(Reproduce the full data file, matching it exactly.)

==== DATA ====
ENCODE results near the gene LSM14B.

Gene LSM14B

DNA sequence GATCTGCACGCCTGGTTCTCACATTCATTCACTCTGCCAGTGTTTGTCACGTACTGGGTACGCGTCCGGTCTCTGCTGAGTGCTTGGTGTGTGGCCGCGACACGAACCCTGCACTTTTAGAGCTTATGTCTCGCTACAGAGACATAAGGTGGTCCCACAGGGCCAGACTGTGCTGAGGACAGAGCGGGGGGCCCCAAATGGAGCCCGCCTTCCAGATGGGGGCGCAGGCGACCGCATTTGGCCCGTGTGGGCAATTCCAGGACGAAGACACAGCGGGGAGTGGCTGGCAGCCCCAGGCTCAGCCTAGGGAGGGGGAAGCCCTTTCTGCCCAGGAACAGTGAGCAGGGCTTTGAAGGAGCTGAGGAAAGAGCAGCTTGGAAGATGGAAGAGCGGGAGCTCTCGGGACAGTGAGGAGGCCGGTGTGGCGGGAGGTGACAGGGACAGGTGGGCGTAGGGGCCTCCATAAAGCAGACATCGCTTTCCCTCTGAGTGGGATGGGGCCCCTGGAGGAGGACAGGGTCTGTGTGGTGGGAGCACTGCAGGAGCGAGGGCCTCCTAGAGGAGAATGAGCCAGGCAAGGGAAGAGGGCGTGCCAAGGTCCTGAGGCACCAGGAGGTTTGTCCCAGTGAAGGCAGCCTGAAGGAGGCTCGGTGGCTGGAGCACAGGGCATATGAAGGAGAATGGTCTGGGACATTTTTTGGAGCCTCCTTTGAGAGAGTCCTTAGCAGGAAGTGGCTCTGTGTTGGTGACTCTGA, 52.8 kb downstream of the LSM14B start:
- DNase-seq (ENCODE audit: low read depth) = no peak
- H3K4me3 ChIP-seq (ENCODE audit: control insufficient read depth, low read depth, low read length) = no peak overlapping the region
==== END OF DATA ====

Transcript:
ENCODE results near the gene LSM14B.

Gene LSM14B

DNA sequence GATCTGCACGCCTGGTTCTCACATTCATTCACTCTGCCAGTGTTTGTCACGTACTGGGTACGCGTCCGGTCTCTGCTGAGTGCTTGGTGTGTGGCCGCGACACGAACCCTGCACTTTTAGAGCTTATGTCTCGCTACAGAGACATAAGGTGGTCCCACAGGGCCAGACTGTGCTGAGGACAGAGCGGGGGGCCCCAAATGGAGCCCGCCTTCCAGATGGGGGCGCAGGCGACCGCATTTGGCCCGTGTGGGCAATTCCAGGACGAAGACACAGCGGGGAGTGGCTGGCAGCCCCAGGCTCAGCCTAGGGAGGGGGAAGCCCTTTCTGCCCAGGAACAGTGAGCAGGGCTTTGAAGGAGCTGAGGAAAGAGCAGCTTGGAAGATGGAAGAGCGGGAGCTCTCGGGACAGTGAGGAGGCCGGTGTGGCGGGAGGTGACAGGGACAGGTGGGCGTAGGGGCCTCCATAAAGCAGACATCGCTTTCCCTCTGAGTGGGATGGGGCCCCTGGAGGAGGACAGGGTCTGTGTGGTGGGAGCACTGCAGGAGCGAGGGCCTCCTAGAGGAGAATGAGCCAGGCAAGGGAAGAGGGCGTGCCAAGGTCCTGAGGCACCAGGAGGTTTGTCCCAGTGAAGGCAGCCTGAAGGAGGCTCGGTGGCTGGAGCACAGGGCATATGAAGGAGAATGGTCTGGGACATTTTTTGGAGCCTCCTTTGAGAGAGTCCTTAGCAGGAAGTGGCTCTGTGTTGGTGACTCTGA, 52.8 kb downstream of the LSM14B start:
- DNase-seq (ENCODE audit: low read depth) = no peak
- H3K4me3 ChIP-seq (ENCODE audit: control insufficient read depth, low read depth, low read length) = no peak overlapping the region